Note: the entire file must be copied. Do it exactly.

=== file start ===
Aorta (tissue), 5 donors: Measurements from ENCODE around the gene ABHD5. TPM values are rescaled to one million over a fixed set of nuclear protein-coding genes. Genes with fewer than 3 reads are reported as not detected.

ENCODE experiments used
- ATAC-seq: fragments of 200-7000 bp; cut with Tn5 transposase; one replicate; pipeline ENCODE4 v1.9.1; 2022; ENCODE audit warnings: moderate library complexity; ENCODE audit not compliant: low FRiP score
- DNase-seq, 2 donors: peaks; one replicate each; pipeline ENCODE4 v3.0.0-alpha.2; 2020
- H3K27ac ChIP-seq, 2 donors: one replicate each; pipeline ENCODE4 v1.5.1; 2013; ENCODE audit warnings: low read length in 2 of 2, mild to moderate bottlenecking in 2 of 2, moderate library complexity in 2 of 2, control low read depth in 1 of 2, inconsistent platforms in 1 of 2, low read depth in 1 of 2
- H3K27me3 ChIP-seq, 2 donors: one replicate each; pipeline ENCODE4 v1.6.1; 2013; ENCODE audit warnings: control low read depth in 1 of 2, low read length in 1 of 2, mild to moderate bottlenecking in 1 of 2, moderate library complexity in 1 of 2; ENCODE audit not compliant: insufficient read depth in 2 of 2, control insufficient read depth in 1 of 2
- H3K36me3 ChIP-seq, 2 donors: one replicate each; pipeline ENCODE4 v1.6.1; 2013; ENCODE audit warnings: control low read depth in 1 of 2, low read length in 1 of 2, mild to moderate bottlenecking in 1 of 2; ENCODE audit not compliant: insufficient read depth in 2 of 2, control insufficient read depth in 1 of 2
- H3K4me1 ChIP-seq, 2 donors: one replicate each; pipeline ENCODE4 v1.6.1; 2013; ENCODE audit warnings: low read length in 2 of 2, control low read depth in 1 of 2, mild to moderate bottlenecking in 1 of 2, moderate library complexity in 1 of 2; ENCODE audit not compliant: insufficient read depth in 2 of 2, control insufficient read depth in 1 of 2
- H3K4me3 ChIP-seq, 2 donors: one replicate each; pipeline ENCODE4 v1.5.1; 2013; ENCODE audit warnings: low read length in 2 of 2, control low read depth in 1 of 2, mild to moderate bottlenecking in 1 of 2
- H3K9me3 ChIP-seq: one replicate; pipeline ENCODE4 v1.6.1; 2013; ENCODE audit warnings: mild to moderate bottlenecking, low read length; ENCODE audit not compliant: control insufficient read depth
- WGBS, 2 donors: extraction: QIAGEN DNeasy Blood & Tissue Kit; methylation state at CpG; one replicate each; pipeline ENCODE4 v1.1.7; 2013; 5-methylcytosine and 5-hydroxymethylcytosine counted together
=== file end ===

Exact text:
Aorta (tissue), 5 donors: Measurements from ENCODE around the gene ABHD5. TPM values are rescaled to one million over a fixed set of nuclear protein-coding genes. Genes with fewer than 3 reads are reported as not detected.

ENCODE experiments used
- ATAC-seq: fragments of 200-7000 bp; cut with Tn5 transposase; one replicate; pipeline ENCODE4 v1.9.1; 2022; ENCODE audit warnings: moderate library complexity; ENCODE audit not compliant: low FRiP score
- DNase-seq, 2 donors: peaks; one replicate each; pipeline ENCODE4 v3.0.0-alpha.2; 2020
- H3K27ac ChIP-seq, 2 donors: one replicate each; pipeline ENCODE4 v1.5.1; 2013; ENCODE audit warnings: low read length in 2 of 2, mild to moderate bottlenecking in 2 of 2, moderate library complexity in 2 of 2, control low read depth in 1 of 2, inconsistent platforms in 1 of 2, low read depth in 1 of 2
- H3K27me3 ChIP-seq, 2 donors: one replicate each; pipeline ENCODE4 v1.6.1; 2013; ENCODE audit warnings: control low read depth in 1 of 2, low read length in 1 of 2, mild to moderate bottlenecking in 1 of 2, moderate library complexity in 1 of 2; ENCODE audit not compliant: insufficient read depth in 2 of 2, control insufficient read depth in 1 of 2
- H3K36me3 ChIP-seq, 2 donors: one replicate each; pipeline ENCODE4 v1.6.1; 2013; ENCODE audit warnings: control low read depth in 1 of 2, low read length in 1 of 2, mild to moderate bottlenecking in 1 of 2; ENCODE audit not compliant: insufficient read depth in 2 of 2, control insufficient read depth in 1 of 2
- H3K4me1 ChIP-seq, 2 donors: one replicate each; pipeline ENCODE4 v1.6.1; 2013; ENCODE audit warnings: low read length in 2 of 2, control low read depth in 1 of 2, mild to moderate bottlenecking in 1 of 2, moderate library complexity in 1 of 2; ENCODE audit not compliant: insufficient read depth in 2 of 2, control insufficient read depth in 1 of 2
- H3K4me3 ChIP-seq, 2 donors: one replicate each; pipeline ENCODE4 v1.5.1; 2013; ENCODE audit warnings: low read length in 2 of 2, control low read depth in 1 of 2, mild to moderate bottlenecking in 1 of 2
- H3K9me3 ChIP-seq: one replicate; pipeline ENCODE4 v1.6.1; 2013; ENCODE audit warnings: mild to moderate bottlenecking, low read length; ENCODE audit not compliant: control insufficient read depth
- WGBS, 2 donors: extraction: QIAGEN DNeasy Blood & Tissue Kit; methylation state at CpG; one replicate each; pipeline ENCODE4 v1.1.7; 2013; 5-methylcytosine and 5-hydroxymethylcytosine counted together